The Most Important 21 Pages In The Field of Neuroscience? Dr Korbinian Brodmann. The Man Who Mapped the Brain. Part 3 – The Precentral Region

Dr Korbinian Brodmann, German Neurologist, Frontpiece of ‘Localisation in the Cerebral Cortex’, 1909, Public Domain*

The Brain is a complex organ, responsible for the full gamete of our inner experiences whether these are our first thoughts on waking, the perception of a rainbow or the sharing of joy with others. Understanding the brain has been an almost unobtainable goal which many great scientists have striven for. One scientist who realised the immense complexity of the task set out to characterise the brain in a more limited way and in the process established one of the most successful maps of the brain which continues to be routinely used over 100 years later. His name was Dr Korbinian Brodmann. In the first part of this series, there was a brief look at the context of Brodmann’s landmark work ‘Brodmann’s Localisation in the Cerebral Cortex’. In the third part of the series we will take a closer look at the 21 pages of his book which relate to the special regions in the human Cerebral Cortex that Brodmann identified.

The central 21 pages of Brodmann’s work are contained within Chapter IV ‘Description of Individual Brain Maps’ in which he contrasts the brain maps of several species including humans. The second region he looks at is the Precentral region.

 Cytoarchitectonics of human brain according to Brodmann (1909), Public Domain*

Three drawings by Santiago Ramon y Cajal, taken from the book “Comparative study of the sensory areas of the human cortex”, pages 314, 361, and 363, Public Domain*

Left: Nissl-stained visual cortex Middle: Nissl-stained motor cortex Right: Golgi-stained cortex 

Medial surface of left cerebral hemisphere. Figure 727 from Gray’s Anatomy, Public Domain**

Brodmann divides the Precentral region into

1. Brodmann Area 4 – The Giant Pyramidal Area.

2. Brodmann Area 6 – The Agranular Frontal Area.

Both areas lacked an Inner Granular Layer – the fourth layer according to Meynert’s description of the Cerebral Cortex. The feature distinguishing between Areas 4 and 6 are the Betz cells. Brodmann states that the Precentral region extends past the Precentral Gyrus anteriorly as far as the Superior and Middle Frontal Gyri while posteriorly the Central Sulcus separates this region from Brodmann Area 3 (although there is individual variation in Central Sulcus depth of the demarcation).

Turning first to Brodmann Area 4, Brodmann describes this as passing along the Central Sulcus as well as being contained within the Precentral Gyrus and within part of the Paracentral Lobule. Brodmann also says that medially BA4 it is contained within the middle third of the Paracentral Lobule whilst laterally BA4 narrows on moving from Inferiorly (superiorly BA4 is described as occupying the width of the Precentral Gyrus). Brodmann describes a large individual variation in both the borders of BA4 and BA6 as well as the characteristics of the Betz cells. However he does state that the Betz cells decrease in size and number on moving inferiorly.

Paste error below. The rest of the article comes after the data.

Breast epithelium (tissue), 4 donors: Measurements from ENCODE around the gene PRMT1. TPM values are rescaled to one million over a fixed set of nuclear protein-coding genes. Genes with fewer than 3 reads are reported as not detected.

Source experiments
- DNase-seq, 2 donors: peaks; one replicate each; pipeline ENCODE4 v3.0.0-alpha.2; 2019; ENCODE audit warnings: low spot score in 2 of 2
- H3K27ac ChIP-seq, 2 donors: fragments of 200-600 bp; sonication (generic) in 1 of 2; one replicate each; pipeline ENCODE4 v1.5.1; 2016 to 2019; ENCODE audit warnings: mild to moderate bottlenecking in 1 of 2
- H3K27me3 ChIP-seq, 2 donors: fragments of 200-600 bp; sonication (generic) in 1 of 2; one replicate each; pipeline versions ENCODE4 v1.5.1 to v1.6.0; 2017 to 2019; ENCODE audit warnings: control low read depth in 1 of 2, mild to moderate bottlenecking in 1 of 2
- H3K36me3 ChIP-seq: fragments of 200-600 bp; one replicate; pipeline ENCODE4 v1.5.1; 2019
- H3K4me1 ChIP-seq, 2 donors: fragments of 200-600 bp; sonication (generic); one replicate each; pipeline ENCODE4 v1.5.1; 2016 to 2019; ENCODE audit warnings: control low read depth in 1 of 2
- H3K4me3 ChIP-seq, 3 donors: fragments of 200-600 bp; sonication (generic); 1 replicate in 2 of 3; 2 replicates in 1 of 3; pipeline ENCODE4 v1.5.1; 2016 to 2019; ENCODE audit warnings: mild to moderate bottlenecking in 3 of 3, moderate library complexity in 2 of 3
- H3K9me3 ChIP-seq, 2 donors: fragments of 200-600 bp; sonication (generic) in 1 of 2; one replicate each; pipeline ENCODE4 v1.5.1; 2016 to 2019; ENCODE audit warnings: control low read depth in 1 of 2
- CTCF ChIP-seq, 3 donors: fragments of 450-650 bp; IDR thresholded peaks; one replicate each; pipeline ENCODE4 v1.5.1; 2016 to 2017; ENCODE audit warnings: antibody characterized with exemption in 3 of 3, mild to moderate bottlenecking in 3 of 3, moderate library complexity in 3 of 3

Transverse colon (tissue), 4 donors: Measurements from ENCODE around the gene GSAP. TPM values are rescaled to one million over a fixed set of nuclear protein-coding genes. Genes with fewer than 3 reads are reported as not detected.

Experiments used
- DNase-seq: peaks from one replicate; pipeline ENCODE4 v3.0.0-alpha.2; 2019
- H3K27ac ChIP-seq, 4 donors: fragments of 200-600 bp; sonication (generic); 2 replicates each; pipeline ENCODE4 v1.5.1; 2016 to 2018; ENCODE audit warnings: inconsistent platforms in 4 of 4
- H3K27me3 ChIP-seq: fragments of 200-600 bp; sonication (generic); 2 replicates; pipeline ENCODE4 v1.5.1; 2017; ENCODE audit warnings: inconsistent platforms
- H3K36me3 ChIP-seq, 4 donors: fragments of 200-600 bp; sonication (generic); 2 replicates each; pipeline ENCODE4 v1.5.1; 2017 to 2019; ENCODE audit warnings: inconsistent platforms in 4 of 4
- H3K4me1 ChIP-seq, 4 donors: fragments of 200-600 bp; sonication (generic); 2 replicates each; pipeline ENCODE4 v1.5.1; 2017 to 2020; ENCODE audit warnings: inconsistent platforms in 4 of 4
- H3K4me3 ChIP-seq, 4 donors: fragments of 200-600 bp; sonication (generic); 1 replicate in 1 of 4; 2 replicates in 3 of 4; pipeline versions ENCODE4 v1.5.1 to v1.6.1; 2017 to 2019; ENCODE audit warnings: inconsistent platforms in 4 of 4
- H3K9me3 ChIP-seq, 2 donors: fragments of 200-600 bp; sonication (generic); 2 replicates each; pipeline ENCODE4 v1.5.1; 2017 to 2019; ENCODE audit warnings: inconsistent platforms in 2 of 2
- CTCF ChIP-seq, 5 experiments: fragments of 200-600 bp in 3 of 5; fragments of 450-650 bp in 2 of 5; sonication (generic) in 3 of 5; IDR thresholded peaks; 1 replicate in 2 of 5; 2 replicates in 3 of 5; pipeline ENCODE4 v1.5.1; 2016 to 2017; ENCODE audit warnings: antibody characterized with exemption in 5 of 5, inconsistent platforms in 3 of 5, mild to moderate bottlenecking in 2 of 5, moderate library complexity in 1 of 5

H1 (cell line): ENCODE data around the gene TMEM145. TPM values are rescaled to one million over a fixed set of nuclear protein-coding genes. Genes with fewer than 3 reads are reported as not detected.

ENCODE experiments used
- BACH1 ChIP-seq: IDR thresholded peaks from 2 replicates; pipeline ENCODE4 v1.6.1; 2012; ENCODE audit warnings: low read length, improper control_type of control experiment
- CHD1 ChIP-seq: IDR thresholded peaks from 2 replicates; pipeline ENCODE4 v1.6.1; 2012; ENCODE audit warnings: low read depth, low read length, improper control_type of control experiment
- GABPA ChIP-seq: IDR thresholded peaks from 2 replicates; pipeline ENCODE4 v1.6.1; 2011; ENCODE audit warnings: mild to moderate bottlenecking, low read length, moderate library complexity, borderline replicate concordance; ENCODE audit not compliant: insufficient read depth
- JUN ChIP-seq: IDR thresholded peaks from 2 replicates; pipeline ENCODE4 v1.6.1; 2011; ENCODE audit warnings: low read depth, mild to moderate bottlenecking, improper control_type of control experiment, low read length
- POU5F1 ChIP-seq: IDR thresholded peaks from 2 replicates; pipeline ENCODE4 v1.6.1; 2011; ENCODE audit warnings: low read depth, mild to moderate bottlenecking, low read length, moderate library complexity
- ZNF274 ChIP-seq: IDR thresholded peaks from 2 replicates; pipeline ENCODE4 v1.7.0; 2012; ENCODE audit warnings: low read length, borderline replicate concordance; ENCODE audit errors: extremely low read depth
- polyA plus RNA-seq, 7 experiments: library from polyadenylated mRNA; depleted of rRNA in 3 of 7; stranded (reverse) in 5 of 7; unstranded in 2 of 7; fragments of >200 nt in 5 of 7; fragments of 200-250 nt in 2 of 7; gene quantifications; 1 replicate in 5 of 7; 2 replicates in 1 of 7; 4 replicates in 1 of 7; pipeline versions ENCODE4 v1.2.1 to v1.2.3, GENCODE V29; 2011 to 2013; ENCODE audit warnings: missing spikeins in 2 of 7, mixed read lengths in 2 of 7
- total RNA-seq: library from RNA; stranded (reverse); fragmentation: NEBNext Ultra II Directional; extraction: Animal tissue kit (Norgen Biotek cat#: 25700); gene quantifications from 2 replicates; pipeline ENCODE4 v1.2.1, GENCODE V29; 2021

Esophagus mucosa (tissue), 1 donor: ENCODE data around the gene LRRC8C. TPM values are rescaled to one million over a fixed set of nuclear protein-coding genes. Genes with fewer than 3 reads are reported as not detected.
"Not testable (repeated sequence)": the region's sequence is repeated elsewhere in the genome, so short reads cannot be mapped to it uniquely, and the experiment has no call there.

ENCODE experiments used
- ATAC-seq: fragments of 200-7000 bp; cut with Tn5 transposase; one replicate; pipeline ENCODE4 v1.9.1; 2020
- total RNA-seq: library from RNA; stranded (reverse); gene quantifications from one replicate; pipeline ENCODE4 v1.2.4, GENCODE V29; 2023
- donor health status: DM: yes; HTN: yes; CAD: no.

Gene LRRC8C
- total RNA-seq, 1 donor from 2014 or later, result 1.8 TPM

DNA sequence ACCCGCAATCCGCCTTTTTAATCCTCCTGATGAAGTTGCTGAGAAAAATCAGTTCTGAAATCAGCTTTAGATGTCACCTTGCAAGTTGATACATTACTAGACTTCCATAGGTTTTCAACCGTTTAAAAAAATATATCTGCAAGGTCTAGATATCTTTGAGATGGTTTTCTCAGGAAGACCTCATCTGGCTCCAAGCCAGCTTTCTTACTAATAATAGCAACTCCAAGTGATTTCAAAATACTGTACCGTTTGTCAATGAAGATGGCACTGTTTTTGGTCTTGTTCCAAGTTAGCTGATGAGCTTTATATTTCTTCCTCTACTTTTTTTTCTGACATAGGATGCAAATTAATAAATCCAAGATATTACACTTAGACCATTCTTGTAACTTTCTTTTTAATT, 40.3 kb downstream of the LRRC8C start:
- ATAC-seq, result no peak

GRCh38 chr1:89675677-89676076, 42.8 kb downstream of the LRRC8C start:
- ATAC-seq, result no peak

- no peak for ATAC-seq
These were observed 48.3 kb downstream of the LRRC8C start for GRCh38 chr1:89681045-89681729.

Regarding Brodmann Area 6, Brodmann states that BA4 could be classed as BA6 as it also lacks the Inner Granular Layer although as noted above, it lacks the Betz cells. BA6 like BA4 narrows inferiorly on the lateral Cortical surface. BA6 is contained within the frontal lobe region extending from the Sylvian fissure to the Callosomarginal Sulcus (now referred to as the Cingulate Sulcus). Brodmann identifies further details of BA6 according to the medial, lateral and inferior extent. Brodmann also challenges the subdivision of BA6 by his contemporary – Elliot Smith.



Brodmann’s Localisation in the Cerebral Cortex. 1909. Translated and Edited by Laurence J Garey. Springer. 2006.

*Public Domain in those countries where the Copyright term of the life of the author (Korbinian Brodmann 1868-1918) plus the additional country specific term has lapsed from Copyright at the time of writing

**Public Domain in those countries where the Copyright term of the life of the author plus the additional country specific term has lapsed from Copyright at the time of writing

An index of the TAWOP site can be found here and here. The page contains links to all of the articles in the blog in chronological order. Twitter: You can follow ‘The Amazing World of Psychiatry’ Twitter by clicking on this link. Podcast: You can listen to this post on Odiogo by clicking on this link (there may be a small delay between publishing of the blog article and the availability of the podcast). It is available for a limited period. TAWOP Channel: You can follow the TAWOP Channel on YouTube by clicking on this link. Responses: If you have any comments, you can leave them below or alternatively e-mail Disclaimer: The comments made here represent the opinions of the author and do not represent the profession or any body/organisation. The comments made here are not meant as a source of medical advice and those seeking medical advice are advised to consult with their own doctor. The author is not responsible for the contents of any external sites that are linked to in this blog.


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